There are many similar products and courses. I’m familiar with some but not all. My advice is to ask these questions when evaluating:
- How many books has the creator published (unrelated to his or her product)?
- What kinds of reviews do his or her books have? I find 2- and 3-star reviews most enlightening.
- What is the quality of those books? Many authors offer free copies on their websites. Or, use the “Look Inside” feature on Amazon to get an idea.
- How much does the product / course creator make from actual book sales?
How much does Mark Dawson make from actual book sales?
Some have wondered whether Mark makes the bulk of his income from selling books, or from selling courses like this one teaching others how to sell their books (i.e. profiting from others desperately trying to make their way in writing).
It’s a fair question.
Mark was kind enough to answer in the comments below. Here’s what he said (as of March 17, 2018):
Book sales make up most of my income. I’ve done six figures each of the last two months, and will this month. I post extensively about it in the SPF FB group.
I can vouch for his statement about sharing his income stats in the Facebook Group. He does.
In 2018, he made over a million dollars in book sales alone.
When is Self Publishing 101 available?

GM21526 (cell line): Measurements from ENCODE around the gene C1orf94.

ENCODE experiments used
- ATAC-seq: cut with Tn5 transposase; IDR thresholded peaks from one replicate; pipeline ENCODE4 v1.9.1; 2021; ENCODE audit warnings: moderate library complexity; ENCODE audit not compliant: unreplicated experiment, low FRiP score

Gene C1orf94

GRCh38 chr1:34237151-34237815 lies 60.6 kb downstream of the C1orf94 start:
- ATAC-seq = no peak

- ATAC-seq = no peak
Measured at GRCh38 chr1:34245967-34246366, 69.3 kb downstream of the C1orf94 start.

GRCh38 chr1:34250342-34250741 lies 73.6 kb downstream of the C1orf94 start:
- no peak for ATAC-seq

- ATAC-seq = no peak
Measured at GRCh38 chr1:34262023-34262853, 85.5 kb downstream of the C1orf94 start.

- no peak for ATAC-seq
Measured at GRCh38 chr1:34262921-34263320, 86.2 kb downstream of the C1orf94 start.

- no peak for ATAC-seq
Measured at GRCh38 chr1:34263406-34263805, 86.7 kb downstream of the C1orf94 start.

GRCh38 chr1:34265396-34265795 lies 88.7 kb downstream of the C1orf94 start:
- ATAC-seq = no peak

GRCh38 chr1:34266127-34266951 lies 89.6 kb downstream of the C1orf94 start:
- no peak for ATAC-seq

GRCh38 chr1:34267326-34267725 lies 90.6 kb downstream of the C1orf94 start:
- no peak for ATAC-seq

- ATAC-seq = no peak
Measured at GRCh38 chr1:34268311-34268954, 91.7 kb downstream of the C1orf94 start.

Enrollment typically opens twice a year (spring and fall) for a few weeks at a time.
What’s in it?
- 8 main modules, each with multiple sessions (lessons). Each session has a video (slides, as opposed to a talking head) and most have a video transcript and a printable cheat sheet.
- Tech Library with 15 step-by-step tech tutorials. As new tech opportunities arise, Dawson adds lessons to the Tech Library.
- 2 bonuses about author networking & writing Facebook Ads copy.
- Private Facebook Group
Here’s an overview of the modules:
- Module 1: Build Your Platform
- Module 2: Pre-Publication
- Module 3: Amazon Exclusive or Wide?
- Module 4: Go Exclusive
- Module 5: Go Wide
- Module 6: Generating Traffic
- Module 7: Advance Teams & Launching
- Module 8: Getting Reviews
My overall thoughts
This course is impressive. As book marketing goes, it’s very thorough and filled with ideas.
It flips a lot of common assumptions about publishing upside down. (Should your Table of Contents really be at the beginning of your book? Why not make your book free forever?) Rightly so, because we are in upside-down times.
While I appreciate and respect traditionally publishing, I’m sad it’s not open to more people. There are so many gatekeepers and hoops. I love how self publishing levels the playing field and gives anyone a shot. Mark maps it out.
Who is Self Publishing 101 best for?
Authors who want a proven roadmap for marketing their book(s). Dawson offers good reasons and proof for his approach. It has worked for him, and for many of his students.